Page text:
When he told me this thought, I laughed. Tuning the harp is a chore that doesn’t isn’t performed as often as it should be in our house.
While Abe and Lydia were gone, the kids and I visited the Provo Farmer’s Market in search of Italian plums. There weren’t any! This is the first September since moving to Utah that we have not had plum torte yet, and I suppose it won’t happen at all this year.
Abe and Lydia picked the rest of us up and tried to get back in time for pictures. We were a little late–eep. At that point, Abe was starving because he hadn’t had breakfast or lunch, and so we tried to pick up something before the recital. We ended up missing Lydia’s first piece, but luckily we got to hear the rest. It was a group recital where all of the harpists play together, so it wasn’t like we missed her solo (this is how I comforted myself).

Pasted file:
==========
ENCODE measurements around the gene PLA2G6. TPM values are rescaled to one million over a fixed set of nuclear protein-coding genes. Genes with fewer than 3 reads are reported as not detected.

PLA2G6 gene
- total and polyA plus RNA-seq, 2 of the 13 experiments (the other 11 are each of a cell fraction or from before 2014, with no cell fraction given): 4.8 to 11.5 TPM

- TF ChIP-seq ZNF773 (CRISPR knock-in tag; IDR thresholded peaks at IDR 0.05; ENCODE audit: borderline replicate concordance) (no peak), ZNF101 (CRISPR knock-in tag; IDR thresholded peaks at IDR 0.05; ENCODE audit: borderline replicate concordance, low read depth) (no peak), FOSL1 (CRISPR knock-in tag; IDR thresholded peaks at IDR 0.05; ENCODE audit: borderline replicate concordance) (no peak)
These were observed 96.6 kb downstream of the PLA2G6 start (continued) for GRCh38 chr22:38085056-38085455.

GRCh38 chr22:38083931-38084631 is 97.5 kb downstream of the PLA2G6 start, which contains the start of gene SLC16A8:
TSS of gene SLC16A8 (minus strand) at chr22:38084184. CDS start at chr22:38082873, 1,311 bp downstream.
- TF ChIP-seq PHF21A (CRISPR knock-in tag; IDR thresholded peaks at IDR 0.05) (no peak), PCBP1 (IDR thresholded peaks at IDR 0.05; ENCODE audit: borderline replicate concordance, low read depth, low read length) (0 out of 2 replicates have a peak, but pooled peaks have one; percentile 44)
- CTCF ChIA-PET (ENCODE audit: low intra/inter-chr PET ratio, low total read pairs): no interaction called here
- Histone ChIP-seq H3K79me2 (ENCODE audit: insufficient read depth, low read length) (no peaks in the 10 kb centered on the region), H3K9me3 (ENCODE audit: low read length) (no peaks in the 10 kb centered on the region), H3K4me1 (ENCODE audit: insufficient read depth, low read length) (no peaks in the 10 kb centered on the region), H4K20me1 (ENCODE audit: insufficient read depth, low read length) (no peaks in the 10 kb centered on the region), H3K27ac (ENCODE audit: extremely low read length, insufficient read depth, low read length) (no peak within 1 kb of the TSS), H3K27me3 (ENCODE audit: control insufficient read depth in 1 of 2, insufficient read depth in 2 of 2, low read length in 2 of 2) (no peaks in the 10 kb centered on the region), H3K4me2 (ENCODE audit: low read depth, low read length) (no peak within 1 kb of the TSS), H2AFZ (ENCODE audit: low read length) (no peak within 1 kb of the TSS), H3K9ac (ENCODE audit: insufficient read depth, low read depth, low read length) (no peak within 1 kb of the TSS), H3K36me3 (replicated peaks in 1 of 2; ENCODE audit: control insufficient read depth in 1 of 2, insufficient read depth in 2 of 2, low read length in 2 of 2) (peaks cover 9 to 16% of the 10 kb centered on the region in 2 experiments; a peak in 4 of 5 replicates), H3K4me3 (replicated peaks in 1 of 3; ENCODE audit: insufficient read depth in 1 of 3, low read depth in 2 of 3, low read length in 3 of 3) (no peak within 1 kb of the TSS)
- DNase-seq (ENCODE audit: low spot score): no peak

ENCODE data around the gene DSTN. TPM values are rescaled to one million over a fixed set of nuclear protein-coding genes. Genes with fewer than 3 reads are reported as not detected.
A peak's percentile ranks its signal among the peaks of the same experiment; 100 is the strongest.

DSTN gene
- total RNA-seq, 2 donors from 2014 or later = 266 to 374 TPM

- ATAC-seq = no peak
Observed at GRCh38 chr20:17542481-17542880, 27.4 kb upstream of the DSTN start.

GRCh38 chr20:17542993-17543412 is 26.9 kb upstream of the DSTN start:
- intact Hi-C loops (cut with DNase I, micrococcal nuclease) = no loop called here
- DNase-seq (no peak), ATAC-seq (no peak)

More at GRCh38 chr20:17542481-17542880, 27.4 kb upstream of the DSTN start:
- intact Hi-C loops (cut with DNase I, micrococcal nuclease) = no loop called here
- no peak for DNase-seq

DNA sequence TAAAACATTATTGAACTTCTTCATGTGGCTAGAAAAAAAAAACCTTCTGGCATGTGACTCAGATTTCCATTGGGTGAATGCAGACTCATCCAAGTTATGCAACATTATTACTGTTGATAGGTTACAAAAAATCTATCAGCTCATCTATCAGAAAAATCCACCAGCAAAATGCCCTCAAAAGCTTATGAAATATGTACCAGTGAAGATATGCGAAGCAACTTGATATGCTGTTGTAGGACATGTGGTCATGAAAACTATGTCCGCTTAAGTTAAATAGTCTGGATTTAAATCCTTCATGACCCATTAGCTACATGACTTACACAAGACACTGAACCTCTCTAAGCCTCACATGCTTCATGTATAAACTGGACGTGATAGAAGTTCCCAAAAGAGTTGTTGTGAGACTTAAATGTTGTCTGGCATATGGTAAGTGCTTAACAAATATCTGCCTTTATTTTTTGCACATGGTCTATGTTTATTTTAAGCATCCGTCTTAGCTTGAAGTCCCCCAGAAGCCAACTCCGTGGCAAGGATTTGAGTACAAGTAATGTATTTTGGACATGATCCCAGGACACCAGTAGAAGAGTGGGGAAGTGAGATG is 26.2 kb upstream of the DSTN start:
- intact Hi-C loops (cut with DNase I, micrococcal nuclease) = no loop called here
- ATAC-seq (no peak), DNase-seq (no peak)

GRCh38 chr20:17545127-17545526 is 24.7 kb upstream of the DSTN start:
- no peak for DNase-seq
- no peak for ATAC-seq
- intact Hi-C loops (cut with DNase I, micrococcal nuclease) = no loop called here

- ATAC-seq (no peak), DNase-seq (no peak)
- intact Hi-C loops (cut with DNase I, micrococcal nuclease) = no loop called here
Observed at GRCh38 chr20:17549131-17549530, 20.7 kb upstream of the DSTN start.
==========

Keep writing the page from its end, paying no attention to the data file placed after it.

After the recital, we went to the Fall Harvest Festival at Thanksgiving Point. We got there just in time to see a pumpkin break the state record. It weighed 1,066 pounds! While we were there, the girls got their faces painted.
Then we headed over to Cornbelly’s. It was cold and rainy, but we were determined to get our money’s worth and so we stuck it out. We all had a great time.
Then we went to Kneaders. The house got cleaned on Friday, and we were highly incentivized to keep it that way. We finally figured out that if we just never live there, the house will stay clean.